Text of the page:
88:2.10 To become fetishes, words had to be considered inspired, and the invocation of supposed divinely inspired writings led directly to the establishment of the authority of the church, while the evolution of civil forms led to the fruition of the authority of the state.


88:3.3 A fetish bag, a medicine bag, was a pouch containing a reputable assortment of ghost-impregnated articles, and the medicine man of old never allowed his bag, the symbol of his power, to touch the ground. Civilized peoples in the twentieth century see to it that their flags, emblems of national consciousness, likewise never touch the ground.


88:3.4 The insignia of priestly and kingly office were eventually regarded as fetishes, and the fetish of the state supreme has passed through many stages of development, from clans to tribes, from suzerainty to sovereignty, from totems to flags. Fetish kings have ruled by “divine right,” and many other forms of government have obtained. Men have also made a fetish of democracy, the exaltation and adoration of the common man’s ideas when collectively called “public opinion.” One man’s opinion, when taken by itself, is not regarded as worth much, but when many men are collectively functioning as a democracy, this same mediocre judgment is held to be the arbiter of justice and the standard of righteousness.


88:4.1 Civilized man attacks the problems of a real environment through his science; savage man attempted to solve the real problems of an illusory ghost environment by magic. Magic was the technique of manipulating the conjectured spirit environment whose machinations endlessly explained the inexplicable; it was the art of obtaining voluntary spirit co-operation and of coercing involuntary spirit aid through the use of fetishes or other and more powerful spirits.


88:5.1 Since anything connected with the body could become a fetish, the earliest magic had to do with hair and nails. Secrecy attendant upon body elimination grew up out of fear that an enemy might get possession of something derived from the body and employ it in detrimental magic; all excreta of the body were therefore carefully buried. Public spitting was refrained from because of the fear that saliva would be used in deleterious magic; spittle was always covered. Even food remnants, clothing, and ornaments could become instruments of magic. The savage never left any remnants of his meal on the table. And all this was done through fear that one’s enemies might use these things in magical rites, not from any appreciation of the hygienic value of such practices.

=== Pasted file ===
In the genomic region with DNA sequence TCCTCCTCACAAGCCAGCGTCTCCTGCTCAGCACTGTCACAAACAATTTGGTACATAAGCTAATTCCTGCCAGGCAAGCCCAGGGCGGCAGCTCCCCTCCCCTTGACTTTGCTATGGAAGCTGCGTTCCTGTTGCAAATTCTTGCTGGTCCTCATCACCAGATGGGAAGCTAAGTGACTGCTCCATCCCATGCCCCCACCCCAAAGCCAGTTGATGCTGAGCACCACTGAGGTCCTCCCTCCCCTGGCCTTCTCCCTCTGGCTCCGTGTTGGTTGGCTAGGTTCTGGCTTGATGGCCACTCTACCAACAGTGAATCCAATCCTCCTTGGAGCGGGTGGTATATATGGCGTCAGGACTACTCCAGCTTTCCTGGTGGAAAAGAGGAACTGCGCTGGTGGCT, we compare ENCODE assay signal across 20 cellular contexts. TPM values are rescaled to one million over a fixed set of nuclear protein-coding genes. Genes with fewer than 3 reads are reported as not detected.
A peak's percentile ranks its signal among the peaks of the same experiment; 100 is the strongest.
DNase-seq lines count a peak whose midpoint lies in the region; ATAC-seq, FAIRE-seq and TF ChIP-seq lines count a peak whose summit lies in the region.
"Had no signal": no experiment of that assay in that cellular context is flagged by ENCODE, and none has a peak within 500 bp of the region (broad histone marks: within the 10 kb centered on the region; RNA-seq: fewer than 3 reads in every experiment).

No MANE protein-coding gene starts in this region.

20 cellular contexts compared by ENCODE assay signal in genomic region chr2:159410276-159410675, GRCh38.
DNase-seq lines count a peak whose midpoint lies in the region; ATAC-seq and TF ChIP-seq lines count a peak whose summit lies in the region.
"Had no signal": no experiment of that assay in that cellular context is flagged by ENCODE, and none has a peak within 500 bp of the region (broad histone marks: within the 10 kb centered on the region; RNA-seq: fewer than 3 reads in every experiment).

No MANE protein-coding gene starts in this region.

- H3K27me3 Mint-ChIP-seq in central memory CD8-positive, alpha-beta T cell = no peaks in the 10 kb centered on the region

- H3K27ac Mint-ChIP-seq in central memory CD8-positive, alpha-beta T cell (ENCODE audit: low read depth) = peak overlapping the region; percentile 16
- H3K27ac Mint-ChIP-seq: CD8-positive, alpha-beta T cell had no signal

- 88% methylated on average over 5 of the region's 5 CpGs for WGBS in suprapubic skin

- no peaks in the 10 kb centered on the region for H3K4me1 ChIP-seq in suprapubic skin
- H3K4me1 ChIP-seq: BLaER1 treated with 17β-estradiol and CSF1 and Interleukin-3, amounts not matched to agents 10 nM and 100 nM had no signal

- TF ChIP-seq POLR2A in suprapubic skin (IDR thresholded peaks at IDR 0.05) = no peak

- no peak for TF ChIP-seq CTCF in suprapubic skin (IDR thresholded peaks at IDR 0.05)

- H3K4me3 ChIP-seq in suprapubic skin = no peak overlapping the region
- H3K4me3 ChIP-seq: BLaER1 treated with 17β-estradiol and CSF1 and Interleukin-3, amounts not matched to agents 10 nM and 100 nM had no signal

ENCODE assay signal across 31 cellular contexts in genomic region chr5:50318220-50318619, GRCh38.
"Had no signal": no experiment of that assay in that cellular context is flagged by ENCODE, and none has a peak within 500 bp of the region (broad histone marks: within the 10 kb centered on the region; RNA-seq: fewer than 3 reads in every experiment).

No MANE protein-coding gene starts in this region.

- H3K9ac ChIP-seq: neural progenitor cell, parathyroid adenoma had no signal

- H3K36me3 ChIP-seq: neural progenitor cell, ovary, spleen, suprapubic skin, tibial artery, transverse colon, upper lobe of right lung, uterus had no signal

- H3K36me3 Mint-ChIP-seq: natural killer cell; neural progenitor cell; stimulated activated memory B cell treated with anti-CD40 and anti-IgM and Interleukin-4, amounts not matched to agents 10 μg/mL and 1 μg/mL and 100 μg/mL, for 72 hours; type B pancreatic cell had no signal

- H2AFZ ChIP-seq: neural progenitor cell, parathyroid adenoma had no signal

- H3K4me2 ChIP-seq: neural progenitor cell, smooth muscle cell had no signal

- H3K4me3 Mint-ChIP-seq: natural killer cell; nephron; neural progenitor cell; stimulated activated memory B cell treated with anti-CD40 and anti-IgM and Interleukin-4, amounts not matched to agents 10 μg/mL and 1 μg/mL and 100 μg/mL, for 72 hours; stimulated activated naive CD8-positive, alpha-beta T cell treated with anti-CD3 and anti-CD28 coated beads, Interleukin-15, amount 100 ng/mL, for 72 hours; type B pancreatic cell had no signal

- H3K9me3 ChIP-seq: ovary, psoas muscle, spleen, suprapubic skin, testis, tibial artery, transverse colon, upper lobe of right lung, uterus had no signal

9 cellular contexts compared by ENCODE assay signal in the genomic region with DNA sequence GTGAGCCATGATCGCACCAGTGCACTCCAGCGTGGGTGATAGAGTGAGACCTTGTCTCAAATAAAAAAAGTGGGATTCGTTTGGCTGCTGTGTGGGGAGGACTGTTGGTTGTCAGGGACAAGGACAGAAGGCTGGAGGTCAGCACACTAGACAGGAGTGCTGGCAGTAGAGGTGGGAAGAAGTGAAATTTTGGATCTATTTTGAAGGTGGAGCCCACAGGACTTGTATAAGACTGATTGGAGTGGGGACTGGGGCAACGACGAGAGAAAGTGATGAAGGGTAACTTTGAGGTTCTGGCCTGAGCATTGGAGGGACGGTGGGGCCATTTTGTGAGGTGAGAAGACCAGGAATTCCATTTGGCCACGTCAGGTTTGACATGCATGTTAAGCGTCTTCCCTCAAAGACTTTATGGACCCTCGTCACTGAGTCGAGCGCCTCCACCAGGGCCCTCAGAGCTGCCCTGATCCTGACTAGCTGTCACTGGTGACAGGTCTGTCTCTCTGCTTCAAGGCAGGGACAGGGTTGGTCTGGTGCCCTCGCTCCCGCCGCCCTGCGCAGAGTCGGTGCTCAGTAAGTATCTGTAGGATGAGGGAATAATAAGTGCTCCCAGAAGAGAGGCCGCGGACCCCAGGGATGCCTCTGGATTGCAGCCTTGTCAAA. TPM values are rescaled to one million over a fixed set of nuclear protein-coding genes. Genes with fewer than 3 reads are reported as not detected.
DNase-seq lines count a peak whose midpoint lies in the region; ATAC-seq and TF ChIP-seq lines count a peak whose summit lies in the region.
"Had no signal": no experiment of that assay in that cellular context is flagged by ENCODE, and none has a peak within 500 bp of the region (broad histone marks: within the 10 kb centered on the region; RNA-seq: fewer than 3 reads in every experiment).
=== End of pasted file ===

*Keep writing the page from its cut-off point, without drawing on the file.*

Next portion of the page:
89:1.2 The respect which these prohibitions commanded in the mind of the savage exactly equaled his fear of the powers who were supposed to enforce them. Taboos first arose because of chance experience with ill luck; later they were proposed by chiefs and shamans — fetish men who were thought to be directed by a spirit ghost, even by a god. The fear of spirit retribution is so great in the mind of a primitive that he sometimes dies of fright when he has violated a taboo, and this dramatic episode enormously strengthens the hold of the taboo on the minds of the survivors.


89:2.1 The fear of chance and the dread of bad luck literally drove man into the invention of primitive religion as supposed insurance against these calamities. From magic and ghosts, religion evolved through spirits and fetishes to taboos. Every primitive tribe had its tree of forbidden fruit, literally the apple but figuratively consisting of a thousand branches hanging heavy with all sorts of taboos. And the forbidden tree always said, “Thou shalt not.”


90:0.1 THE evolution of religious observances progressed from placation, avoidance, exorcism, coercion, conciliation, and propitiation to sacrifice, atonement, and redemption. The technique of religious ritual passed from the forms of the primitive cult through fetishes to magic and miracles; and as ritual became more complex in response to man’s increasingly complex concept of the supermaterial realms, it was inevitably dominated by medicine men, shamans, and priests.


90:4.6 Since water was a potent fetish, it was utilized in the treatment of many ailments. For long it was believed that the spirit causing the sickness could be eliminated by sweating. Vapor baths were highly regarded; natural hot springs soon blossomed as primitive health resorts. Early man discovered that heat would relieve pain; he used sunlight, fresh animal organs, hot clay, and hot stones, and many of these methods are still employed. Rhythm was practiced in an effort to influence the spirits; the tom-toms were universal.


91:0.5 Prereligious praying was part of the mana practices of the Melanesians, the oudah beliefs of the African Pygmies, and the manitou superstitions of the North American Indians. The Baganda tribes of Africa have only recently emerged from the mana level of prayer. In this early evolutionary confusion men pray to gods — local and national — to fetishes, amulets, ghosts, rulers, and to ordinary people.